Quebec City protesters have until 5 p.m. to move vehicles, police say

Quebec police say those protesting public health measures outside the National Assembly must move their parked vehicles, which include at least two dozen heavy trucks, or face fines and towing.

The police department (SPVQ) made the announcement on Twitter on Sunday afternoon, stating that protesters have until 5 p.m. to comply.

Protesters, some carrying signs or waving flags, began gathering in the morning as the protest entered its fourth day.

“The way this weekend has gone is magnificent. Unique. Quebec has stood up,” said Bernard Gauthier, a protest organizer addressing the crowd on Sunday.

“We were asked to demonstrate peacefully, that’s what we did.”

He and other organizers spoke into a microphone from a makeshift stage as police watched quietly, wearing reflective yellow vests and face masks while standing guard outside the National Assembly.

The crowd cheered and chanted “freedom (freedom)” as car horns blared and music blared from the loudspeakers.

Sunday’s protest was smaller than Saturday’s which was about a kilometer long at its peak, but Mayor Bruno Marchand said it had been peaceful so far.

“As long as it goes like this, there’s no problem,” he told reporters in the afternoon as he attended the popular Carnaval de Québec, an annual event that involves block several streets to vehicular traffic.

Keven Bilodeau and Bernard Gauthier (right), leaders of the demonstration in Quebec, addressed the crowd. (Radio-Canada)

But Donna Ouellette was not too happy.

She owns a grocery store and another business on Saint-Jean Street and lives near the National Assembly. It was significantly delayed by rumbling traffic on Saturday.

“I had to go shopping, the police wouldn’t even let me go down Saint-Jean Street. I was stuck in traffic for three hours to get to my parking lot,” she said. said, calling the incessant noise “disrespectful”.

Similar to the protest in Ottawa that began the previous week, convoys of trucks and other vehicles rolled into Quebec City Thursday night with horns honking and lights flashing.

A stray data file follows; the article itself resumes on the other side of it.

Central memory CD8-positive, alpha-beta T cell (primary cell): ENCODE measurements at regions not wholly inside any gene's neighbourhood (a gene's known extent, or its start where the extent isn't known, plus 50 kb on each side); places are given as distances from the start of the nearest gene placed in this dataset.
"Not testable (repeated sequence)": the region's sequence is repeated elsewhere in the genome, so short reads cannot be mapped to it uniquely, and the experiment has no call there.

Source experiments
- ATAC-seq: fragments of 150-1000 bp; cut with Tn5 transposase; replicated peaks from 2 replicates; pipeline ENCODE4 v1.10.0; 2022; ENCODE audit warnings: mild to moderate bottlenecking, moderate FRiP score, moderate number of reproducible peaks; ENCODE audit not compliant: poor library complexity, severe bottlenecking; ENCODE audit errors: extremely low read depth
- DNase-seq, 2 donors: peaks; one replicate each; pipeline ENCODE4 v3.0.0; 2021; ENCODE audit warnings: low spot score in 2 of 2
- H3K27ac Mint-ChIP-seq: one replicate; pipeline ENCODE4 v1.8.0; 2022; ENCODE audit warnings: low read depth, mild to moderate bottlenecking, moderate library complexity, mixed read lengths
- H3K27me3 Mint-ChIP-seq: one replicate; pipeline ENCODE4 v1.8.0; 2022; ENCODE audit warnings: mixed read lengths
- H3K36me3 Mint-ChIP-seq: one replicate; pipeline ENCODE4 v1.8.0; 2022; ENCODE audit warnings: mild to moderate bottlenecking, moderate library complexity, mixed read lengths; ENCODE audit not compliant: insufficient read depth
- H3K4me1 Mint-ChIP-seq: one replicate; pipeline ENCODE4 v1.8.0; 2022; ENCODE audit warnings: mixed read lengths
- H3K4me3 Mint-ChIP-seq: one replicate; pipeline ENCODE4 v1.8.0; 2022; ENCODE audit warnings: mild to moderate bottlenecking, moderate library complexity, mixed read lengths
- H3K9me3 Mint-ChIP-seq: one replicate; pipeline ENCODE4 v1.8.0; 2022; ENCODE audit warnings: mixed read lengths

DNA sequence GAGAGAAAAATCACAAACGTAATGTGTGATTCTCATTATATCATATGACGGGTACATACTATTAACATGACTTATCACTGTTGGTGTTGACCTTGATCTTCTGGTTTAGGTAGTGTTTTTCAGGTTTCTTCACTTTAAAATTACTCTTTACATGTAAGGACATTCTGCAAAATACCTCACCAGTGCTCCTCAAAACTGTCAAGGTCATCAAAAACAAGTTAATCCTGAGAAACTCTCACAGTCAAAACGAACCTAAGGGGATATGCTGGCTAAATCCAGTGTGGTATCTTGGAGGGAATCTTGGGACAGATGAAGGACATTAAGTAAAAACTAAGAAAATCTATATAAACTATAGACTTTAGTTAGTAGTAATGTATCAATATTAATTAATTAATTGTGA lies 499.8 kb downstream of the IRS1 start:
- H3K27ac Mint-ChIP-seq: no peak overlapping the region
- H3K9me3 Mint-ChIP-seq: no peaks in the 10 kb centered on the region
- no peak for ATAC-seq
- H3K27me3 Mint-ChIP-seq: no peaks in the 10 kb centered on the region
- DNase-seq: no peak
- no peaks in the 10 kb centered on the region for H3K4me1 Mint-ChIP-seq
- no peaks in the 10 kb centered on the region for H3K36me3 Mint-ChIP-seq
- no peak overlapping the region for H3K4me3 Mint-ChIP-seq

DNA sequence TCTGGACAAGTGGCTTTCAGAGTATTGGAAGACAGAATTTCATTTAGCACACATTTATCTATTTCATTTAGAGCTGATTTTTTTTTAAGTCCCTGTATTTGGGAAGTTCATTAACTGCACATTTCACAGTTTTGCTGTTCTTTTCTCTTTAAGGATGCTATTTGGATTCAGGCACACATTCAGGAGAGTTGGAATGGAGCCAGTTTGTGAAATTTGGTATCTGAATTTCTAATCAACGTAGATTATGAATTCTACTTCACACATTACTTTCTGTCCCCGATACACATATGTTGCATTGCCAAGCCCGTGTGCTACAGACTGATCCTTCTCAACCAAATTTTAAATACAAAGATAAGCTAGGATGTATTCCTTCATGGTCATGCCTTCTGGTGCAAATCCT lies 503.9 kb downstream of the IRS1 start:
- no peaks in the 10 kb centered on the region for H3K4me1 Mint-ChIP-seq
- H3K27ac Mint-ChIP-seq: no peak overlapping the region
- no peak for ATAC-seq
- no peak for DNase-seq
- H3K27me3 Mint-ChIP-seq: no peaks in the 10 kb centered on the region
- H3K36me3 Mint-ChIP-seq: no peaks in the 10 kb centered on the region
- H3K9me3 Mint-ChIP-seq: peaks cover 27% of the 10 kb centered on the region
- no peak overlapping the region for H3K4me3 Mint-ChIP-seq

People also gathered on foot near the National Assembly, waving flags and holding signs calling for an end to mask mandates and other health restrictions.

Police issue tickets and make 1 arrest

The SPVQ issued warnings Sunday morning to trucks parked on René-Lévesque Boulevard, saying the vehicles will be towed if not moved.

The SPVQ indicates that officers distributed 15 tickets for violations of the Highway Safety Code and issued 17 parking tickets overnight. It is unclear how many of these tickets are related to the protest.

Protesters, including some families with children, cheered and held up signs calling for an end to vaccine passports and other public health restrictions. (Justin Hayward/CBC)

Around 8 p.m. Saturday, officers arrested a 31-year-old man for blocking traffic with his vehicle. The vehicle was then towed to clear the way.

The SPVQ distributed more than 50 tickets during small demonstrations Thursday and Friday evening, mainly for traffic violations.

Prime Minister François Legault “will no longer have the choice to back down,” Keven Bilodeau, an organizer of the demonstration, said on Sunday.

On Thursday, Legault sent a strong message to those considering participating in the protest: “We will not tolerate any chaos. The prime minister continued to post on Twitter over the weekend, but said nothing about the protest.

Among the protesters, which included people of all ages, was Vincent Bélanger. He has come a long way from his home in Port Cartier on Quebec’s North Shore to speak out against the province’s vaccination passport, calling it “discriminatory”.

Another protester, Jérôme Bergeron, said: “We are fed up with health measures, there is some inconsistency in what the government is telling us,” he said.

On the other side of René-Lévesque Boulevard on Saturday, a small counter-demonstration took place. Some of them encouraged drivers to honk if they had been vaccinated.

Quebec reduces restrictions

Quebec’s acting director of public health, Dr. Luc Boileau, said earlier in the week that the easing of public health restrictions could lead to “more contagion, with the risk in particular of seeing more hospitalizations” .

Either way, the provincial government is moving forward with its plan to reduce the measures.

From Monday, performance halls and cinemas can open at 50% capacity, for a maximum of 500 people.

Places of worship can also open up to 50%, with a maximum of 250 people and a maximum of 50 people can now attend funerals.

Next week, gyms and spas will be allowed to open at half capacity. Gyms and other fitness centers have been closed in the province since late December, when they were closed to limit the spread of the Omicron variant of COVID-19.

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